Chapter 11 - Properties Of Waves

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What Are Waves?

Waves are a means of transferring energy from place to place without moving any matter.

Transverse Waves:

  • A wave that vibrates at a right angle to the direction of travel (the typical 'bumpy' shape).
  • Examples of transverse waves are light waves and waves in the ocean.

Longitudinal Waves:

  • Oscillates (vibrates) in the same direction as the direction of travel.
  • Examples of longitudinal waves are sound waves.

Describing Waves:

  • The amplitude (A) is the maximum distance the particles move from their original point.
  • The wavelength of a wave is the siz of one complete wave. The symbol for this is lambda
  • If the source vibrates quickly, it will produce many waves per second. This is the frequency (f) and it is measured in Hertz (Hz).
  • The period of a wave is the amount of time it takes for the source to produce one wave. It is measured in seconds and the symbol it T.
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Reflection Of Waves

When waves hit a barrier, they are reflected, however they can be reflected in different ways, depending on the shape and size of the barrier. 

  • When waves hit a flat barrier, the angle they hit it is the same as the angle of reflection.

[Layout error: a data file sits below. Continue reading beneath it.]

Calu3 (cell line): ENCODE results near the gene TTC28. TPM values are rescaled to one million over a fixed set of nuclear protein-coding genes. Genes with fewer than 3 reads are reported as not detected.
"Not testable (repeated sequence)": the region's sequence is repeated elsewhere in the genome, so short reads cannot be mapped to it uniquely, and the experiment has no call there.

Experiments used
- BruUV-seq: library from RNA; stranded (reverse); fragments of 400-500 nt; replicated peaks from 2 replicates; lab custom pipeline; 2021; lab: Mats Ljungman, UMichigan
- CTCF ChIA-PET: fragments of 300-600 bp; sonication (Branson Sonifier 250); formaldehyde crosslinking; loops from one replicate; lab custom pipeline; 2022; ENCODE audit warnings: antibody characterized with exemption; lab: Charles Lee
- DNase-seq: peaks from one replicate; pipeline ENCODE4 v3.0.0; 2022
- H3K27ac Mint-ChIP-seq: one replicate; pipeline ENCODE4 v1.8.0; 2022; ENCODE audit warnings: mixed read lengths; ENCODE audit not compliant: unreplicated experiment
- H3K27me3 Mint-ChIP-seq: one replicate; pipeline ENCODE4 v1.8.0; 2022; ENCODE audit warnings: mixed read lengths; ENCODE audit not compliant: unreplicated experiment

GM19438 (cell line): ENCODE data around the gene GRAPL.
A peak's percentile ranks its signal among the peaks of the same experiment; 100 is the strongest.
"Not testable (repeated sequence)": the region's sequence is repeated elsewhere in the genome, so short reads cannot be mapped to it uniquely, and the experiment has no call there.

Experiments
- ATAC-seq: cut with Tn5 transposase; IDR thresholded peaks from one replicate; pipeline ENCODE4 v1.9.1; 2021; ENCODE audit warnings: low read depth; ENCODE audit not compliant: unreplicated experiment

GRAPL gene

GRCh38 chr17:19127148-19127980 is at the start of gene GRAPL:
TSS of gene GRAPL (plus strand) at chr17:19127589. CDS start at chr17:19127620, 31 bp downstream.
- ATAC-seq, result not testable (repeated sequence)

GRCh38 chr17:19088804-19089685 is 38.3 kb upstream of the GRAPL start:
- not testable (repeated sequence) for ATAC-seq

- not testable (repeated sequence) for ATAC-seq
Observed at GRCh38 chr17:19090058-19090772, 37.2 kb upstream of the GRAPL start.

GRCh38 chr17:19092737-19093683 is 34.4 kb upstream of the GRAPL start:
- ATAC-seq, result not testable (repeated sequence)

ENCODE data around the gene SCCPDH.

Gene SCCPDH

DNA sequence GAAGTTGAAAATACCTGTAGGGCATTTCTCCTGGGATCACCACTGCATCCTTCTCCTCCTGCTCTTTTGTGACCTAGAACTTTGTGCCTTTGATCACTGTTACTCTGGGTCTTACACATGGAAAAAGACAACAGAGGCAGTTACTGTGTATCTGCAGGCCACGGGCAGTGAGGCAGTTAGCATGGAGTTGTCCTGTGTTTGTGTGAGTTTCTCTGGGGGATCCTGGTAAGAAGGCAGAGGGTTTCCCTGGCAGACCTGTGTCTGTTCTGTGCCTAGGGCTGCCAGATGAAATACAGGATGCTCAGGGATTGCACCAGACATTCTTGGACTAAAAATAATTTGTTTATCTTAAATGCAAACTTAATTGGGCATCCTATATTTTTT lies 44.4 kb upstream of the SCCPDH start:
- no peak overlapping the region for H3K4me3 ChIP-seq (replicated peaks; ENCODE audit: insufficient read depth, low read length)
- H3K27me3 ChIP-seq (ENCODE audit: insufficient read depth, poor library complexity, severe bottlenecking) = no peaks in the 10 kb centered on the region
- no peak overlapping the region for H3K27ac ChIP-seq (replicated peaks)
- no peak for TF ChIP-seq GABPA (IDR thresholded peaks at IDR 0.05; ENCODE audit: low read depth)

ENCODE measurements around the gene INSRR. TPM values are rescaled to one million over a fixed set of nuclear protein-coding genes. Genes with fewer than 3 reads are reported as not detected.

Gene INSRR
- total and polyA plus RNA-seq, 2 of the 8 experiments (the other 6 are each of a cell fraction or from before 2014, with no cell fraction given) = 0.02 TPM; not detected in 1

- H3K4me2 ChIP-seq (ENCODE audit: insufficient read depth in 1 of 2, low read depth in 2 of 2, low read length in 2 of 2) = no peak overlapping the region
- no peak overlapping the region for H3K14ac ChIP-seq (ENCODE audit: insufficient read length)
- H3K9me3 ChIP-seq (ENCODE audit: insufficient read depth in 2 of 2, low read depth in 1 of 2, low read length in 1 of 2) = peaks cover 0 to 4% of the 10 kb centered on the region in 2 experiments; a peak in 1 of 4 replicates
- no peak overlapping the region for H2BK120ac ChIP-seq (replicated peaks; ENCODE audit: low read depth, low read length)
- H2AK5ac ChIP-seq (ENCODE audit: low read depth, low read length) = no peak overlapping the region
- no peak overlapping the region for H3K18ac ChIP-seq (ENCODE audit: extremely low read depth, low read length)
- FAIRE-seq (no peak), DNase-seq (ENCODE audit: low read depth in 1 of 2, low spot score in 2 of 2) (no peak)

• The angle of incidence is equal to the angle of reflection.
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  • When waves strike a concave barrier, they converge.
  • When waves strike a convex barrier, they diverge (spread out).
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Refraction Of Waves

If the medium that a wave has to travel through changes, for example from water to glass, the wavelength of the waves change.

The frequency of the waves does not change, but the waves can speed up or slow down when they change medium.

This causes the wave to change direction slightly when it changes medium due to the change in speed, however this only happens when the barrier is at an angle to the direction that the waves are travelling in.

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Diffraction Of Waves

If a barrier with a gap in it is placed in the path of waves, the waves continue to travel through the gap but they change shape as they go through.

If the gap is a large one, the waves continue without much alteration in the direction of travel




If the gap in the barrier id smaller, the waves are diffracted more noticably. Maximum diffraction is reached when the gap in the barrier is the same size as the wavelength of the wave.

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